labes
A landslide.

labyrinthus
An intersecting valley complex.

lacus
A lake.

Lagrange, Joseph Louis 1736-1813
French mathematician and astronomer. Lagrange made a number of contributions to the study of celestial mechanics. He showed that three bodies can lie at the apexes of an equilateral triangle which rotates in its plane. If one of the bodies is sufficiently massive compared with the other two, then the triangular configuration is apparently stable. Several examples are known in the solar system: Such bodies are sometimes refered to as Trojans. The leading apex of the triangle is known as the leading Lagrange point or L4; the trailing apex is the trailing Lagrange point or L5.

Lagrangian point
One of the solutions to the three-body problem discovered by the eighteenth century French mathematician Lagrange; the two stable Lagrangian points, L-4 and L-5, lie in the orbit of the primary body, leading and trailing it by a 60-degree arc.

Lassell, William 1799-1880
British astronomer. Lassell discovered Neptune's largest satellite, Triton and (with William Cranch Bond) discovered Saturn's moon Hyperion. A successful brewer before turning to astronomy.

lava
A general term for molten rock that is extruded onto the surface.

lava tube
A tunnel formed underneath the surface of a solidfying lava flow.

leading hemisphere
The hemisphere that faces forward, into the direction of motion of a satellite that keeps the same face toward the planet.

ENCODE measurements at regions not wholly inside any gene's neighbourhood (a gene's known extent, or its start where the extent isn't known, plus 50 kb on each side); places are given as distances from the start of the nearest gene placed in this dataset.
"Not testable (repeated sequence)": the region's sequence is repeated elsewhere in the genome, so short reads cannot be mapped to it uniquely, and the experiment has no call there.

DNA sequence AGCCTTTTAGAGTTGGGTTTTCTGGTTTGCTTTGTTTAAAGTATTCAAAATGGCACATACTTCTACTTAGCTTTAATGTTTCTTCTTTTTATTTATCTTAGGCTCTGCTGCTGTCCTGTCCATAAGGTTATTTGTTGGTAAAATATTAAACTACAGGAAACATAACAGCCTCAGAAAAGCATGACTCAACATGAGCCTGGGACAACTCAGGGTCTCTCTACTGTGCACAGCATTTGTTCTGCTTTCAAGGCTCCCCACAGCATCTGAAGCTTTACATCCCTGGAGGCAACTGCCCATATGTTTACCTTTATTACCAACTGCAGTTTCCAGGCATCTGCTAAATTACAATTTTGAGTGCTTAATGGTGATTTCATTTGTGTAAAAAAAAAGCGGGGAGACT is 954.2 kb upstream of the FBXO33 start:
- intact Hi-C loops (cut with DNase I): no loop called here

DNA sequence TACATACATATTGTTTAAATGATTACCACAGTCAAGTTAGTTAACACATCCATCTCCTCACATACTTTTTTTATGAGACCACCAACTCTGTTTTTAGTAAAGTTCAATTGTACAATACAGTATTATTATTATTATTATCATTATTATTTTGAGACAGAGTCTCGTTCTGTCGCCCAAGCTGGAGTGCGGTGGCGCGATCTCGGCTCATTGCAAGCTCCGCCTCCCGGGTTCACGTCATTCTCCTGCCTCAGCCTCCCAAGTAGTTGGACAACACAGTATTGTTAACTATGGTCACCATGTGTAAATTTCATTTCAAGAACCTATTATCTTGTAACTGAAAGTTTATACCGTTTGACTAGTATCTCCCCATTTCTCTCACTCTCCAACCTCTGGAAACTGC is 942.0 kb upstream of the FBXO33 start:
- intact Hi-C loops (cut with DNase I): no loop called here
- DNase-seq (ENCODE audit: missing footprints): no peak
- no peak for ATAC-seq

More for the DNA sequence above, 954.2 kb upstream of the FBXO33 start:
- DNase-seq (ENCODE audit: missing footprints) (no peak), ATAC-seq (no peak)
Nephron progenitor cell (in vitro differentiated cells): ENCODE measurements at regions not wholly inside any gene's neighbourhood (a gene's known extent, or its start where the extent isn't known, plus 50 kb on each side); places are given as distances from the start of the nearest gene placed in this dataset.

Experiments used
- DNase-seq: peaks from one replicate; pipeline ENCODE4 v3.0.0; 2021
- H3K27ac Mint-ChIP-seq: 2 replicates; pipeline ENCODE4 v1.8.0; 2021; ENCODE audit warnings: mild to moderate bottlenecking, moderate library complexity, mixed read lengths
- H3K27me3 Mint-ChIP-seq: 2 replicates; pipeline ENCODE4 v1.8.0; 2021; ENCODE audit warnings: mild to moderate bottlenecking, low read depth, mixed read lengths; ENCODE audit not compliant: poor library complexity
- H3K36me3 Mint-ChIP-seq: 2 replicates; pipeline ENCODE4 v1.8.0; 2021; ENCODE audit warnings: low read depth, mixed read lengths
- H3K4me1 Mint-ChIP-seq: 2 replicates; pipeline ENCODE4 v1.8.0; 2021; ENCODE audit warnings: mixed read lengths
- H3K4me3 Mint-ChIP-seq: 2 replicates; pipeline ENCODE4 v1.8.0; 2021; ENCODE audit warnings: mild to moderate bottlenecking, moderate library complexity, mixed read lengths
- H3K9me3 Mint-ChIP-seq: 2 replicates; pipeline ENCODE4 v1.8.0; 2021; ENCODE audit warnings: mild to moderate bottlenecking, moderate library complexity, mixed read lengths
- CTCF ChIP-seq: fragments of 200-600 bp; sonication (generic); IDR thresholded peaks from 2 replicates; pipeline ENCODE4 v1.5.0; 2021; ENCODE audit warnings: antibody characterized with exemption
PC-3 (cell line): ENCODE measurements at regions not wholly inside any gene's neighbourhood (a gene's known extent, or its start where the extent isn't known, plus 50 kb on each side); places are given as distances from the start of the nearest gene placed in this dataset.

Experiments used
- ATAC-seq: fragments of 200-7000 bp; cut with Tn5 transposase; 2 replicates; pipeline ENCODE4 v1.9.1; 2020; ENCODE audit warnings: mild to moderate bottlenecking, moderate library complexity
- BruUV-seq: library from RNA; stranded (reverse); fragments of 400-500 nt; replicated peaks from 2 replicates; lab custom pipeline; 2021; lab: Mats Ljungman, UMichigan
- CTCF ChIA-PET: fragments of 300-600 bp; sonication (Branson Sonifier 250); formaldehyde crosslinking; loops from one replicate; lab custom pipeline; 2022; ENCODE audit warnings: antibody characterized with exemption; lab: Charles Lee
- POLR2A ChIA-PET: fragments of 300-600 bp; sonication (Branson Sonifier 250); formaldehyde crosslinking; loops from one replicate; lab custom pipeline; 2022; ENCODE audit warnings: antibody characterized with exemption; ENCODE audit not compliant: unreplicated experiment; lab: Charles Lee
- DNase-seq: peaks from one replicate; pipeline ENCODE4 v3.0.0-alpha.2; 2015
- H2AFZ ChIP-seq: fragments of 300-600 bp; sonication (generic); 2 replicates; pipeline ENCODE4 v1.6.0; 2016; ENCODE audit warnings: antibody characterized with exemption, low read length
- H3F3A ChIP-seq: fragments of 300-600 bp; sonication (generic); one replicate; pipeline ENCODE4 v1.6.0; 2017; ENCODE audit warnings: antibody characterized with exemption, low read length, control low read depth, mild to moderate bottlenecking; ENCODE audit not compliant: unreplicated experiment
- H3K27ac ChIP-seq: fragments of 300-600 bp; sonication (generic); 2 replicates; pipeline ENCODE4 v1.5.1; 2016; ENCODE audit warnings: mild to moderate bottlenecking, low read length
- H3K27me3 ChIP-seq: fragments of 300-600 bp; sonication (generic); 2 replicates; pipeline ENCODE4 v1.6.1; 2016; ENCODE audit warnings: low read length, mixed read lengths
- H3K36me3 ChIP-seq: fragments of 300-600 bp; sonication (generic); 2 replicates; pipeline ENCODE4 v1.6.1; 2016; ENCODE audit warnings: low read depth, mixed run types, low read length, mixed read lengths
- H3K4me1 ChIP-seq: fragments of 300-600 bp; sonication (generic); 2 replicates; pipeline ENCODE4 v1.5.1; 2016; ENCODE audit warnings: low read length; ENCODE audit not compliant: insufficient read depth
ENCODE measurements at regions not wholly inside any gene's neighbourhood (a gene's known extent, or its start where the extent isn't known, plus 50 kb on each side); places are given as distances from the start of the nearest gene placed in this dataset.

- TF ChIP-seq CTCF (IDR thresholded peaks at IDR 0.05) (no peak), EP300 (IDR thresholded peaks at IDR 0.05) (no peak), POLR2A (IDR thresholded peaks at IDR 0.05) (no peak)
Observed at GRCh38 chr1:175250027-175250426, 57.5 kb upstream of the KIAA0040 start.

lee
The side of an object that is sheltered from the wind.

levee
An embankment, continuous dike or ridge.

Le Verrier, Urbain Jean Joseph 1811-1877
French astronomer. La Verrier's prediction of the position of an undiscovered planet (Neptune) that caused perturbations in the orbit of Uranus was the first to be confirmed (by Johann Gottfried Galle). However, John Couch Adams had made a similar prediction some months earlier.

light
Electromagnetic radiation that is visible to the eye.

light year
The distance light travels in a year, at the rate of 300,000 kilometers per second (671 million miles per hour); 1 light-year is equivalent to 9.46053e12 km, 5,880,000,000,000 miles or 63,240 AU.

limb
The outer edge of the apparent disk of a celestial body.

linea
An elongate marking.

lineament
Linear topographic feature that may depict crustal structure.

lobate
Having lobes or resembling a lobe.

Lowell, Percival 1855-1916.
American astronomer. He founded the Lowell Observatory in Arizona (1894), where his studies of Mars led him to believe that the planet was inhabited. His successors later discovered Pluto.